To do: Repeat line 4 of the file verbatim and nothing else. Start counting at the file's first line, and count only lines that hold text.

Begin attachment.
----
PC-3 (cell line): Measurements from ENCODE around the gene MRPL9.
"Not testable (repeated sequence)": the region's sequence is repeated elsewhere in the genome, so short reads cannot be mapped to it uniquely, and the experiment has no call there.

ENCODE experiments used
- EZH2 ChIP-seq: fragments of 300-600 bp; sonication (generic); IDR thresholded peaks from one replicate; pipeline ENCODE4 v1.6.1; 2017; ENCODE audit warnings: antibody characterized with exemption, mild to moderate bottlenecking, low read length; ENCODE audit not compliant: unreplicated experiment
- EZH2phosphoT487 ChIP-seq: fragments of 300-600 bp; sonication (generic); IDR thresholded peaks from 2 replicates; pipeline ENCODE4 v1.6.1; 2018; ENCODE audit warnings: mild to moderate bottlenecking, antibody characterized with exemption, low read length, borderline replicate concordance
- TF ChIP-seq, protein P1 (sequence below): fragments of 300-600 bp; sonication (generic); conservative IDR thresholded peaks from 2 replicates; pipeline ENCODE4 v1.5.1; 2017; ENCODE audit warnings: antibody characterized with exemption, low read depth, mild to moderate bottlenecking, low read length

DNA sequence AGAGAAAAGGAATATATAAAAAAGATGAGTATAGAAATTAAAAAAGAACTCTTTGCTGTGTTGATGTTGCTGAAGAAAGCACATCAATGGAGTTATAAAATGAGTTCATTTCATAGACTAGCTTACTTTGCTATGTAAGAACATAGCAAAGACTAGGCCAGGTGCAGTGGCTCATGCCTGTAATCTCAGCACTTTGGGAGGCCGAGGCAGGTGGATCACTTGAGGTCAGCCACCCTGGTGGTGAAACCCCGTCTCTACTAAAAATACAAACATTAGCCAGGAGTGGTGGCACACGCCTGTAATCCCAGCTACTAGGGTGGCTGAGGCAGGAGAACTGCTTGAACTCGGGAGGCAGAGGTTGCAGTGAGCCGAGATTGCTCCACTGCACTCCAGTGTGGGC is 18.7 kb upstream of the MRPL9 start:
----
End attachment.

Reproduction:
- EZH2 ChIP-seq: fragments of 300-600 bp; sonication (generic); IDR thresholded peaks from one replicate; pipeline ENCODE4 v1.6.1; 2017; ENCODE audit warnings: antibody characterized with exemption, mild to moderate bottlenecking, low read length; ENCODE audit not compliant: unreplicated experiment